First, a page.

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Competitiveness, Leakage and Comparability

Disciplining The Use of Trade Measures Under a Post-2012 Climate Agreement

As the United States, the European Union and other Annex I Parties prepare legislation to cap greenhouse gas emissions post-2012, their policymakers are under increasing pressure from domestic constituencies to include trade measures as part of domestic climate policy. This paper analyzes the trade measures contained in draft domestic climate policies emerging from the U.S. and the EU, describes the objectives of these measures, assesses how they might be imposed and discusses their implications for both a future climate agreement and the international trading system.

Executive Summary

  • Trade measures have been included in draft climate legislation in the U.S. and considered in the EU in an effort to achieve several policy objectives: to protect domestic industry from competition (“competitiveness”), to prevent greenhouse gas polluting industries from moving overseas (“leakage”) and to punish non-parties to a future climate agreement (“free-riding”).
  • Neither the United Nations Framework Convention on Climate Change (UNFCCC) nor the World Trade Organization (WTO) authorizes the use of trade measures as a means of protecting domestic industry from competition. The UNFCCC and WTO share a set of common principles that discourage the use of unilateral trade measures that are arbitrary, unjustifiable or disguised restrictions on trade.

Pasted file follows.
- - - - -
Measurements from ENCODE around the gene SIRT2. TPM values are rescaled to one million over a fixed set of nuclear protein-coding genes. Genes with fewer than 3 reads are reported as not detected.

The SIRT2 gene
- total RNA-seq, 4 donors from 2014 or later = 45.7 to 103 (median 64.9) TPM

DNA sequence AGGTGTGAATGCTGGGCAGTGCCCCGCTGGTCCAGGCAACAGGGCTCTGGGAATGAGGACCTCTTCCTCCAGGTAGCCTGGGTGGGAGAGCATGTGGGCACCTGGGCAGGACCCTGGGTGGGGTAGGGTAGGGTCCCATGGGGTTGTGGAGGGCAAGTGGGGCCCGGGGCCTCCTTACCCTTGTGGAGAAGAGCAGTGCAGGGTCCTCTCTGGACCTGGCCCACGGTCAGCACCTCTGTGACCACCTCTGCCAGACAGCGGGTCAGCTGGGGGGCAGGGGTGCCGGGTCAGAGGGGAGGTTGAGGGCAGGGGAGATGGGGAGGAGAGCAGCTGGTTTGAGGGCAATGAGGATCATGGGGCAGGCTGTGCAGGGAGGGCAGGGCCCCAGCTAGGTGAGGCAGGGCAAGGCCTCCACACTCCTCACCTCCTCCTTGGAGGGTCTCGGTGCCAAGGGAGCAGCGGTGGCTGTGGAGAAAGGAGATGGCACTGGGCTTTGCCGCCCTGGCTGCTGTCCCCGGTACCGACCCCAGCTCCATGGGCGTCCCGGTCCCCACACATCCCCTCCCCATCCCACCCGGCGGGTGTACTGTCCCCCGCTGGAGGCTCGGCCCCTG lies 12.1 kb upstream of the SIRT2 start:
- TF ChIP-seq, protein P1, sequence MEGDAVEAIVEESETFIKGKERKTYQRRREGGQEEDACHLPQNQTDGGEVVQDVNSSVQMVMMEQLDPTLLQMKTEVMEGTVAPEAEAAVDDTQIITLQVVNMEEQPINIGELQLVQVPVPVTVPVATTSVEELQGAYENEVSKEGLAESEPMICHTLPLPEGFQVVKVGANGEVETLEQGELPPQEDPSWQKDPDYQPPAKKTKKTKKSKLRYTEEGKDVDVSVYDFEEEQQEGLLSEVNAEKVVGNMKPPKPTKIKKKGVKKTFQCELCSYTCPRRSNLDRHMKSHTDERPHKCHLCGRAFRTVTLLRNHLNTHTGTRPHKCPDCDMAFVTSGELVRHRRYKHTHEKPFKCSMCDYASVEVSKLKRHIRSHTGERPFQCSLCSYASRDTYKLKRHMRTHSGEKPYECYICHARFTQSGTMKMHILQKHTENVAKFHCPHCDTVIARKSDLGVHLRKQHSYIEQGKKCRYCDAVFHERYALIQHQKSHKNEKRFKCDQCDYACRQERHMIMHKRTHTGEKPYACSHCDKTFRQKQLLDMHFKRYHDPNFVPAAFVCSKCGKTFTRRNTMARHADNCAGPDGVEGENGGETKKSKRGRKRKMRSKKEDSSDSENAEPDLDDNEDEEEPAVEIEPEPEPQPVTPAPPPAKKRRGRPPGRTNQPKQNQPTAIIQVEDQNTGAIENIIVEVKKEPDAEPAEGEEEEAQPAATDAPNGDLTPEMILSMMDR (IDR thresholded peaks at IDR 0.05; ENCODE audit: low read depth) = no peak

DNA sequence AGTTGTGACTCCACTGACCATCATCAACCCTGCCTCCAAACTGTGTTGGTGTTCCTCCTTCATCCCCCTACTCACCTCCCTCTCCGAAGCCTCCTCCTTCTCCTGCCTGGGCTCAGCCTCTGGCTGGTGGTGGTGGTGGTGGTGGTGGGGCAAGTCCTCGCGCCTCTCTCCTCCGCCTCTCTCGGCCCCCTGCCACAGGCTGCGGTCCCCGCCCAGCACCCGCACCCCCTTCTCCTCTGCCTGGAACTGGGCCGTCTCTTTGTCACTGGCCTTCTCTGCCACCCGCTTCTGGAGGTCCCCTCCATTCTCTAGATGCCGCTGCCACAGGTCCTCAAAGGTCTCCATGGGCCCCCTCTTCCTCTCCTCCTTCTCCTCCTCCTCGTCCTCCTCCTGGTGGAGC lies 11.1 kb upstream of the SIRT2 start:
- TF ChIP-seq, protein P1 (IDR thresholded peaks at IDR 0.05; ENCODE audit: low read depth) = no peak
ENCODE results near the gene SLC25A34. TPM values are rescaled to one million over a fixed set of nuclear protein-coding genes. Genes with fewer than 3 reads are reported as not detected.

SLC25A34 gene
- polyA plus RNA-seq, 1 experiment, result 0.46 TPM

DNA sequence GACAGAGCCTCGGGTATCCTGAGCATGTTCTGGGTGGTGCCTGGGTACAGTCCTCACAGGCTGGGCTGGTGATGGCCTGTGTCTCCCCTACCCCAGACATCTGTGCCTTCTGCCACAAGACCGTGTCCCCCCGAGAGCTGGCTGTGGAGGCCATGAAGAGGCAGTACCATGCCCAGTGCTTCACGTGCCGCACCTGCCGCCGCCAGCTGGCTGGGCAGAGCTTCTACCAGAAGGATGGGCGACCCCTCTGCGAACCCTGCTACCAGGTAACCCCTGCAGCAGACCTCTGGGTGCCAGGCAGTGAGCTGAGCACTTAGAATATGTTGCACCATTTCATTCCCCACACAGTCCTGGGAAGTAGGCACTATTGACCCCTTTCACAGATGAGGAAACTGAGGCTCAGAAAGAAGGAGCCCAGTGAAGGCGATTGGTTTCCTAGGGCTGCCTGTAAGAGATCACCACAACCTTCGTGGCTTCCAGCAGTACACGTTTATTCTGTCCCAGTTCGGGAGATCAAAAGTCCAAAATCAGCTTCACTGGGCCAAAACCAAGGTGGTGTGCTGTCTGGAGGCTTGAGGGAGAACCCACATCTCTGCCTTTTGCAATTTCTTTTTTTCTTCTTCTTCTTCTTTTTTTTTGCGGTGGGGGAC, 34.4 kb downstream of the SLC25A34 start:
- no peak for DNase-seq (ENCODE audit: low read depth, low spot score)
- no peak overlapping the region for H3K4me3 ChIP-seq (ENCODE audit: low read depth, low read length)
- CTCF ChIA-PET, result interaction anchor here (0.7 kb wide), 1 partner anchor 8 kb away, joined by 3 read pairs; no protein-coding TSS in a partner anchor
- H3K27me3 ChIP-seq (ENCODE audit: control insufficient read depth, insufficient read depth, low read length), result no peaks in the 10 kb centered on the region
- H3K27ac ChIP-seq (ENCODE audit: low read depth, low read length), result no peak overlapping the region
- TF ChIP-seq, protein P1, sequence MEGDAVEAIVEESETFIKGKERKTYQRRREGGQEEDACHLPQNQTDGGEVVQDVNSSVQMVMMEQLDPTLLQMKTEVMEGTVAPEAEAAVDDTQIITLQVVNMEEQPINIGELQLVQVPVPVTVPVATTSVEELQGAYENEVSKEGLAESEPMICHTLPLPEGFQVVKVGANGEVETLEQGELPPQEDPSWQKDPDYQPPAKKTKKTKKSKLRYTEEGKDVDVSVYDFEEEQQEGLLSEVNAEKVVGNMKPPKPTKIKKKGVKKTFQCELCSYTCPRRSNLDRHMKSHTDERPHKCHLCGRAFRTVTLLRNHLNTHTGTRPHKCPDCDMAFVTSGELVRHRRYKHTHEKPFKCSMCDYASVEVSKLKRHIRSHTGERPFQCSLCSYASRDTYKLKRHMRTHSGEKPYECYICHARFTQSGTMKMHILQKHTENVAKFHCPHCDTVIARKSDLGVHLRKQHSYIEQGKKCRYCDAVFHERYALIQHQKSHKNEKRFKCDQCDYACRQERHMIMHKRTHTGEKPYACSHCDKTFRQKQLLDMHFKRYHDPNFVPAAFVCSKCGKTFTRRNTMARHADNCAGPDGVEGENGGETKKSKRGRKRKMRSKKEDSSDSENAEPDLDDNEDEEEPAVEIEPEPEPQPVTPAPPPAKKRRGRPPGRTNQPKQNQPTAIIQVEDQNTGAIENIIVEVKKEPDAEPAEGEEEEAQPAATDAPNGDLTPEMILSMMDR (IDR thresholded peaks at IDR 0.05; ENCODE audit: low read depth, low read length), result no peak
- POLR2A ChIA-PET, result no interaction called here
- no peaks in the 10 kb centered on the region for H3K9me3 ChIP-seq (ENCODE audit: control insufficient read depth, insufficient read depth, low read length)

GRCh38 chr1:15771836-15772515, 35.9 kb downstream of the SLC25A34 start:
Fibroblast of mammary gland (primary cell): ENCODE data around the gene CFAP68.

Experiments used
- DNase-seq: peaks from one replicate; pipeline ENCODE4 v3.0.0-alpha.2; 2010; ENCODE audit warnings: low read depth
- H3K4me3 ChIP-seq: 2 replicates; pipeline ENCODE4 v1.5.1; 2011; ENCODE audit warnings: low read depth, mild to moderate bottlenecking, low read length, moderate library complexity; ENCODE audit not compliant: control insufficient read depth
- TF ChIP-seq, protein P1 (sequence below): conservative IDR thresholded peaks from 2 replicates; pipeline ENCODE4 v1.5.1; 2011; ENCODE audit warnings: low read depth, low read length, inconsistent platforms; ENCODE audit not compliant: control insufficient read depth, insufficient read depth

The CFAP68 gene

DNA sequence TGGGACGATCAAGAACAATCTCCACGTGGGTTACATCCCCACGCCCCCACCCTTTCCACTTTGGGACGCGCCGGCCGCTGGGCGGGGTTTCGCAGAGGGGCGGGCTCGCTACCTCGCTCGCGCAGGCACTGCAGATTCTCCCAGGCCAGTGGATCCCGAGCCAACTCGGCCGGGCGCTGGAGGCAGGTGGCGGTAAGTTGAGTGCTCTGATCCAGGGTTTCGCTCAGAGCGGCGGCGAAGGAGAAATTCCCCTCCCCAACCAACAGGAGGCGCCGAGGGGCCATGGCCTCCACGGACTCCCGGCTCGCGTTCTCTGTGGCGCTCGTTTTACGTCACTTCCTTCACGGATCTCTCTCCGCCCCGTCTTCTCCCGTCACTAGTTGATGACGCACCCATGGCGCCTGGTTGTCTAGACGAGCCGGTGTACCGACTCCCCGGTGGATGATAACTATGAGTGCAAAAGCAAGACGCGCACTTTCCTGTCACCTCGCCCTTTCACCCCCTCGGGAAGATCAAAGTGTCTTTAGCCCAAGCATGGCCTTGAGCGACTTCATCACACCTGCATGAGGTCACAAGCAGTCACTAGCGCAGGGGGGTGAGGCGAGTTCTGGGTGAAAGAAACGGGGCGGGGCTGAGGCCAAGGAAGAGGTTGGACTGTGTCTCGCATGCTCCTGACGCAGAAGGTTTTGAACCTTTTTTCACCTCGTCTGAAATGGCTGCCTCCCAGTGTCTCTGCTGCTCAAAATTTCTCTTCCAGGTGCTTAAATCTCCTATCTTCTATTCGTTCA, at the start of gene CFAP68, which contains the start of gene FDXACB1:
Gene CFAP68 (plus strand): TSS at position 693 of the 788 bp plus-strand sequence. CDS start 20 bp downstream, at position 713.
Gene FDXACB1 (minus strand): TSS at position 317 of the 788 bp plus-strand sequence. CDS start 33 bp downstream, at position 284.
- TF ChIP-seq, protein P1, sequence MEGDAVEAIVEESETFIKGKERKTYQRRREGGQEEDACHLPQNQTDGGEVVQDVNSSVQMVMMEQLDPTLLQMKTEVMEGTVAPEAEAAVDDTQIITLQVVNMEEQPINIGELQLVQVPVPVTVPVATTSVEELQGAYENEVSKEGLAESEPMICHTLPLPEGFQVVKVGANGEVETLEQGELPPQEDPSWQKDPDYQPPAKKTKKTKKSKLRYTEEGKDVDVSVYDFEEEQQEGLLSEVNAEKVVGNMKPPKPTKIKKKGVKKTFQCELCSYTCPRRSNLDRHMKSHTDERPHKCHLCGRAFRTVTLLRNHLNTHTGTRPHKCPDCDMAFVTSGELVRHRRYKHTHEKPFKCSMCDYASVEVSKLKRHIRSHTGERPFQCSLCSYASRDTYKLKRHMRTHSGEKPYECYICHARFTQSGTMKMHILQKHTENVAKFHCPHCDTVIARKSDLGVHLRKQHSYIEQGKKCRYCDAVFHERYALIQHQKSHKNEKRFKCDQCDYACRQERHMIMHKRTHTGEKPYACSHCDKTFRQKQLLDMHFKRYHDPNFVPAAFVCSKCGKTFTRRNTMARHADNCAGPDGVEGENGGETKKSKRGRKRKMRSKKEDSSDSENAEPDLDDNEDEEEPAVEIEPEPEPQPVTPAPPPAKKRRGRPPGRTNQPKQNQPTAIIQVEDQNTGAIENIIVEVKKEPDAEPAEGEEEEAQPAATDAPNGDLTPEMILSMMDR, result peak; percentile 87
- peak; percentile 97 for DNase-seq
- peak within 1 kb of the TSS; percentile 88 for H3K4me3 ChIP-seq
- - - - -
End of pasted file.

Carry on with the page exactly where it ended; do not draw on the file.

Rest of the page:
• It may be possible to design trade measures that are sufficiently targeted and equitably applied to prevent emissions leakage in a way that would be consistent with WTO principles. But the UNFCCC has yet to consider whether preventing emissions leakage justifies the use of trade measures.
  • Leading U.S. proposals are intended, in part, to encourage broader participation in multilateral climate negotiations. Yet as currently designed a developing country Party to a post-2012 international climate agreement that was in full compliance with its commitments under that agreement, could still face trade measures if the U.S. determined that the Party’s climate policies were not “comparable” to its own.
  • If such trade measures were implemented, a trade dispute would likely arise, and a WTO dispute settlement panel could be forced to choose between a result that either required the U.S. or EU to dismantle a central part of their climate legislation, and one that allowed the trade measure to stand, but in doing so undermined the UNFCCC’s legitimacy as the global standard-setting body for climate policy.

This paper suggests that it would be both reasonable and appropriate for the UNFCCC Conference of the Parties (COP) to articulate a set of principles applicable to any trade measures used to advance the Convention’s objective, in order to avoid and help resolve any disputes that might arise under the WTO or elsewhere.

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